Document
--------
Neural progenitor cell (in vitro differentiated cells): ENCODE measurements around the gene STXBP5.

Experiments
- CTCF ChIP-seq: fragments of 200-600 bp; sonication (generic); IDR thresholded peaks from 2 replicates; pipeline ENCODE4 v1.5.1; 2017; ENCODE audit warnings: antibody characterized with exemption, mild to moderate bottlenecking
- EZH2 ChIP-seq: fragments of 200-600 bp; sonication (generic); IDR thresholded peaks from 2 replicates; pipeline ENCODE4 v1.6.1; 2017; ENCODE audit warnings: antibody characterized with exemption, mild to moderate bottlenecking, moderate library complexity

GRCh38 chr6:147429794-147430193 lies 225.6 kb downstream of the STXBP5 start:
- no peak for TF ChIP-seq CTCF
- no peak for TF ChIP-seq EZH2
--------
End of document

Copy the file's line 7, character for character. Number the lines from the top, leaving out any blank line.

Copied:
- no peak for TF ChIP-seq EZH2